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Sunday, August 23, 2015

My View On: Controversy Against Railfanning

Almost every true railfan has to talk to a police officer for being "suspicious" at least once. A lot of times, the police officer is responding to a call about the "suspicious" railfan, whether it is from a crazy bystander, or a train conductor. The craziest story I have heard is when a lady called in a railfan who had brought his dog with him for "wanting to throw a dog in front of a train." In this post, I will talk about incidents on both public and private property, and who is right to do what in those cases.

As I said in the paragraph above, most cases of a police officer coming up to a railfan is due to somebody calling in "suspicious activity." And in most cases, officers let railfans go if they are on public property and it is clear that they are doing nothing wrong. No, photography is not wrong. No, having a scanner while railfanning is not wrong. No, RAILFANNING IS NOT WRONG. And a lot of police officers do understand that. I know of a lot of railfans who are completely anti-police officer. I do not agree with those railfans, and they are wrong to believe that cops are always at fault. If you are on private railroad property, for example, then they are right to kick you out. Even if you are not on private property, but somebody called you in for being "suspicious," they are CORRECT to ask for your ID. Amtrak's photo policy is very clearly stated, and while most railfans do not follow the rule about having to have a ticket on a platform (even I am guilty sometimes), if an Amtrak employee asks you to leave, then they have every right to. Union Pacific's just states that you may not trespass on railroad property, very simple. BNSF's policy not only allows railfanning on PUBLIC PROPERTY, they actually encourage railfans to report suspicious activity. I have seen way too many railfans climb on signal bridges for better views, put their cameras under a train, and even stand in between tracks while waiting for a train. THAT IS ILLEGAL. Please, don't ruin it for other railfans.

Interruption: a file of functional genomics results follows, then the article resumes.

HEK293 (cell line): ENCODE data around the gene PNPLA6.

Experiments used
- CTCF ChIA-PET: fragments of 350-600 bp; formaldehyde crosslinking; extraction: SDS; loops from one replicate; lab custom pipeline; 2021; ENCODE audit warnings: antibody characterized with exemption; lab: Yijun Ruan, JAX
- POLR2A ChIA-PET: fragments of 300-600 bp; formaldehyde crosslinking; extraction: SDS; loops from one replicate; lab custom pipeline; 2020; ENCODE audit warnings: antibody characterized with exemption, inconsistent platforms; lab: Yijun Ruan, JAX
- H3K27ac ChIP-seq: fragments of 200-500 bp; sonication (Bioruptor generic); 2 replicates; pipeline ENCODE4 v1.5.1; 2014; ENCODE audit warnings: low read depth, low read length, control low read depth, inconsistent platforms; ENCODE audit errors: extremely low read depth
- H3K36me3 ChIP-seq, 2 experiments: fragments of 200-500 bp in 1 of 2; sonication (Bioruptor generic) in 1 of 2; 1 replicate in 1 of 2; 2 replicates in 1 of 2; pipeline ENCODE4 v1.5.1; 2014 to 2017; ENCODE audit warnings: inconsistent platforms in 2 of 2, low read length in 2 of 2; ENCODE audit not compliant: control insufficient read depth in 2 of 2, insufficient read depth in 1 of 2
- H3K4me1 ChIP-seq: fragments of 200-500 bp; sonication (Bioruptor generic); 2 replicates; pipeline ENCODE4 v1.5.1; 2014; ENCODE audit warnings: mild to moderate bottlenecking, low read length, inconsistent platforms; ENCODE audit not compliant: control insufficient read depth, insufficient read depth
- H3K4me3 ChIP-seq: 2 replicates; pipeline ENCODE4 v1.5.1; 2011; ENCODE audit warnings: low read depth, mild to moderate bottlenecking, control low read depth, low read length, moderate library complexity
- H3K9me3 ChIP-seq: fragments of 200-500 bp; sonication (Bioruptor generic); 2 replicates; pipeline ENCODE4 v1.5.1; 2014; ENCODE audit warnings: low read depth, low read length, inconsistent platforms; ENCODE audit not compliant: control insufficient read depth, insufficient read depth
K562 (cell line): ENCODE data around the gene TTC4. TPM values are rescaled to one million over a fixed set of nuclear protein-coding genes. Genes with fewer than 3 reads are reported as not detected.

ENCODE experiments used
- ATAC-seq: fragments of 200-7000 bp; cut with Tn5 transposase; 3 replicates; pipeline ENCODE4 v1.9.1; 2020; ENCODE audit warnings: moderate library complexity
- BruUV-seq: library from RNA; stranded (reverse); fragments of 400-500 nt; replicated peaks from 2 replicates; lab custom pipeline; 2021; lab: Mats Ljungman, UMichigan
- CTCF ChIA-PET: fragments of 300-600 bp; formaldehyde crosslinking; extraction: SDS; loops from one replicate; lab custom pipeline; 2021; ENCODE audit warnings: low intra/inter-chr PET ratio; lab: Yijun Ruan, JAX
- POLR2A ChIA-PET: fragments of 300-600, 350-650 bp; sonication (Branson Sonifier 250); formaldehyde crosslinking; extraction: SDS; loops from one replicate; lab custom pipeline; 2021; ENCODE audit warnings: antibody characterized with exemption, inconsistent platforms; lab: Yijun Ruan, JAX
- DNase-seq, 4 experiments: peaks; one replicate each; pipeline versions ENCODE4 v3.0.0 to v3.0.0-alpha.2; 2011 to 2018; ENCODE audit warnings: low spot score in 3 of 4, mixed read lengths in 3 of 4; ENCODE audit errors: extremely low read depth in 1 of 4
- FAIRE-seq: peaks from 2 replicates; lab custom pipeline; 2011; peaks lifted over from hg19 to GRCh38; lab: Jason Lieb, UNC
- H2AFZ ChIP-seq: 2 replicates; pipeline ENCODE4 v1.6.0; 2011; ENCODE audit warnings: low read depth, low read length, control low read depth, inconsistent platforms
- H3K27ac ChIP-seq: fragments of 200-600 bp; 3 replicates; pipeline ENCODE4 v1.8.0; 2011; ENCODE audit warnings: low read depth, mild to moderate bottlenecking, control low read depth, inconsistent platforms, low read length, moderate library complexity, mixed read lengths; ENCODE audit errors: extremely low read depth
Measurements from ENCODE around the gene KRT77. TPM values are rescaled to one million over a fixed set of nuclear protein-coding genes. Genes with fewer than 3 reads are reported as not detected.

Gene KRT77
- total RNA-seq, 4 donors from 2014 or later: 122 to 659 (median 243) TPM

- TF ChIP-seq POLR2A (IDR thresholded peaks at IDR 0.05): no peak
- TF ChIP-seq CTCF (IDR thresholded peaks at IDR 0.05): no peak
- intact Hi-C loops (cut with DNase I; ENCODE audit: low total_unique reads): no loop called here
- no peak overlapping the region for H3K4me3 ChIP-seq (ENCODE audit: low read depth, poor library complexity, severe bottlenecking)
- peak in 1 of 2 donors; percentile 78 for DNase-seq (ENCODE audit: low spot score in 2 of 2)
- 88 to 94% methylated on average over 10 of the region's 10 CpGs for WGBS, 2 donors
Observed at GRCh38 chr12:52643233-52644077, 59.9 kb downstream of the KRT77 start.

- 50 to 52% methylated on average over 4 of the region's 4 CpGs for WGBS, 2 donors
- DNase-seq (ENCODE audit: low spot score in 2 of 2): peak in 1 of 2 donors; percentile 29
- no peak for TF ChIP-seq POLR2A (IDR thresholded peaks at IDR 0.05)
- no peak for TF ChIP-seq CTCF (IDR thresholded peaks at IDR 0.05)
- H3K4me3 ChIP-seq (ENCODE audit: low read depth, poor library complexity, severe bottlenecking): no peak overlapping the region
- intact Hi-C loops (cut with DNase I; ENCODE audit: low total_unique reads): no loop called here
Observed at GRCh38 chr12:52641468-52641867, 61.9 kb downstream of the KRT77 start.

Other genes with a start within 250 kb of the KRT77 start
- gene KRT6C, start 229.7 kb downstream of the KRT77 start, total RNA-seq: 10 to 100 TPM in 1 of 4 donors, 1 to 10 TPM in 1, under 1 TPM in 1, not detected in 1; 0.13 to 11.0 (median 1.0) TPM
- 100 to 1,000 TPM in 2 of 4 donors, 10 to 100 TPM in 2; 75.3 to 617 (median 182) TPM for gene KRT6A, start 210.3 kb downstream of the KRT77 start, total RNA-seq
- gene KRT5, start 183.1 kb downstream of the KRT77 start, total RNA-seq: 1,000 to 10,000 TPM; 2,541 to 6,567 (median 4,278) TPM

On the flip-side, if a railfan is doing nothing wrong on public property, police do NOT have the right to force you out of that spot. If one tries to, I highly recommend that you record the conversation with the police officer. I do not recommend hardcore arguing back with them, as police can go overboard and arrest you. Although they will have no legitimate way to press charges against you, it is really not worth being treated like a criminal.

The video above from SpeakerPolice is a good example of a run-in with some of the ruder police officers. They may or may not have been on CSX property, I couldn't tell from the light, but the cops were extremely rude, especially referring to hardworking train engineers and conductors as "rail monkeys." Nevertheless, these people handled their encounter with some overprotective police officers very well, they kept their cool and complied to their requests. Even though these officers were rude, they did comply with their orders, which is sometimes what has to be done to avoid being arrested, lawful or unlawful.

So some railfans think that cops are always the bad guys. While in very rare cases this may be true, sometimes it's the train crew, or sometimes, railfans are the bad guys. So if a cop tells you to leave private property, then please leave the private property.

Sunday, August 9, 2015

The Mobile Blog

I would like to apologize to anybody who viewed my post from yesterday on their cell phones, I looked this morning and noticed that you could not see any text, just pictures. The issue has been resolved.


Saturday, August 8, 2015

Photos from Rosenberg on August 1st

Been a while since I've posted, but I am back with some more photos! I will likely upload some Tehachapi Pass videos to YouTube soon, but until then, enjoy some pictures from Rosenberg, TX from last week!

A BNSF ES44AC, 6131, leads an ethanol train with two NS units trailing.

A one unit wonder, BNSF 5225 leads an Intermodal.

My first time catching a Norfolk Southern EMD leader, SD70ACe 1076 leads the UP MEWLD-01.

BNSF 9280 leads a coal train South on the Galveston Sub.

One of my signature catches of the day, CSX Dash 8 7876 leads a Manifest East on the Glidden Sub.

A freshly washed BNSF Fakebonnet Dash 9!!

Yes, I did see more trains, but all of those photos were backlit and had nothing really interesting in them. Thanks for reading!